On the other hand, critics argue that oil and gas companies investing in green energy are a cynical move designed to maintain their dominance in the energy sector and delay the transition to a low-carbon economy. These companies are vested in continuing to extract and sell fossil fuels, which generate most of their profits. They may use their investments in green energy to greenwash their image and distract attention from their core business. Moreover, these companies may be seeking to use their financial resources and political influence to shape the policies and regulations that govern the transition to a low-carbon economy in their favor.
ExxonMobil, the American multinational energy company, recently reported record first-quarter profits of $11.4B, a staggering high bar to cross in a transition. ExxonMobil has been criticized for its investment in green energy, which many see as a public relations exercise rather than a genuine commitment to reducing its carbon footprint. Though it has invested in algae-based biofuels and CCS technologies, its investments in green energy represent a tiny fraction of its overall investments in oil and gas. Moreover, the company has been accused of funding climate denial campaigns and lobbying against climate policies, which suggests that its investment in green energy may be more of a public relations strategy than a genuine attempt to transition to a low-carbon economy.
Should there be a well-formed policy governing how the massive energy industry makes this transition in a way that benefits the planet? A strong political will is needed to implement policies prioritizing renewable energy sources, incentivizing energy efficiency, and penalizing greenhouse gas emissions. Companies should be required to disclose their investments in renewable energy and report on their impact on their overall emissions. This would allow investors and stakeholders to evaluate the sincerity of their commitments to reducing their carbon footprint. Additionally, policymakers should be wary of accepting the influence of oil and gas companies on policy decisions and should prioritize the interests of future generations.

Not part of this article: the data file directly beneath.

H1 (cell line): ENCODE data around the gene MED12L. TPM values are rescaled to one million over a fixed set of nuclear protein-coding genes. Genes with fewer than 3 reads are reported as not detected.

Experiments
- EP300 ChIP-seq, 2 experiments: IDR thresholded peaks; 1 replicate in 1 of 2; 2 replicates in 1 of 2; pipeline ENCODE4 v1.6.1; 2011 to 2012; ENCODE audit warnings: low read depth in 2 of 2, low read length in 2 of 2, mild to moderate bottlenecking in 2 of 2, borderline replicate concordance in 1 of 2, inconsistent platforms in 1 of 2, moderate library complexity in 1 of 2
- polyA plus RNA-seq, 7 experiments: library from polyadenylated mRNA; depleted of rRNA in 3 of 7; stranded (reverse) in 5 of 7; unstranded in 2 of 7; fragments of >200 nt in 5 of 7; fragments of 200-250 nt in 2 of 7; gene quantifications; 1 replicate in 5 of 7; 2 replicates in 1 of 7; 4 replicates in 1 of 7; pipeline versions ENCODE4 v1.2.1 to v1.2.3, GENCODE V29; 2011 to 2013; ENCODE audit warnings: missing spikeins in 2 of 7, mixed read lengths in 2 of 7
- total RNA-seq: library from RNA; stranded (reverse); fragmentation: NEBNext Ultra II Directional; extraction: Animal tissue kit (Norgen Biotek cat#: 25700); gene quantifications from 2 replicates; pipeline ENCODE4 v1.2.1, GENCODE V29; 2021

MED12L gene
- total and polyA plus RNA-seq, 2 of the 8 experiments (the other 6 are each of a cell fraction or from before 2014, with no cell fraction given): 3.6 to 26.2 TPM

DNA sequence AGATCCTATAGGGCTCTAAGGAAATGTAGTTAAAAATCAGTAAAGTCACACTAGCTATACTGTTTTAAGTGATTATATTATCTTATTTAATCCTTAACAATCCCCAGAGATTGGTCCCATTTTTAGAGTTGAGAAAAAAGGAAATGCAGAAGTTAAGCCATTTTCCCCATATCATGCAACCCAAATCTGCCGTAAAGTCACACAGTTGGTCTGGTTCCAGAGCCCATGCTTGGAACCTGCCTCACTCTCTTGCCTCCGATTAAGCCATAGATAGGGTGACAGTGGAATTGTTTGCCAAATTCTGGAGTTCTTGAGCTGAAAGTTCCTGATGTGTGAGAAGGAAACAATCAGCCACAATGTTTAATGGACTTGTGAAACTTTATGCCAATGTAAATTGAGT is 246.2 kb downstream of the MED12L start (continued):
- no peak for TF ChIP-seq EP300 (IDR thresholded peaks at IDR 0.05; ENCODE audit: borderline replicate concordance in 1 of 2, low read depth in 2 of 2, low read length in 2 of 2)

To address this conflict of interest, companies should be required to invest in green energy in a transparent and accountable manner. They should be obligated to disclose their investments in renewable energy and report on the impact that these investments are having on their overall emissions. This would enable investors and stakeholders to evaluate the sincerity of these companies' commitments to reducing their carbon footprint. Furthermore, policymakers should prioritize the interests of society as a whole when designing policies and regulations that govern the transition to a low-carbon economy. Policies incentivizing the adoption of renewable energy sources, promoting energy efficiency and penalizing greenhouse gas emissions could effectively accelerate the transition to a sustainable energy system.
The issue of oil and gas companies investing in green energy is complex. It begs for a balance between the need to reduce greenhouse gas emissions and the extraordinary influence of the fossil fuel economy. One hopes the planet will prevail but as my Parisian partner often warns me, "Il ne faut pas vendre la peau de l'ours avant de l'avoir tué." (Don't count your chicks before they're hatched.). The Pitchbook article summed it well:
Fossil fuel companies are diversifying their assets, but that doesn't mean they're slowing down their emissions. Saudi Aramco has said that it doesn't plan to cut its carbon emissions until 2035. Meanwhile, the CEO of BP, which has a very active venture arm, reportedly said privately in February that he would dial back the company's push to renewable energy after disappointing returns in some green investments.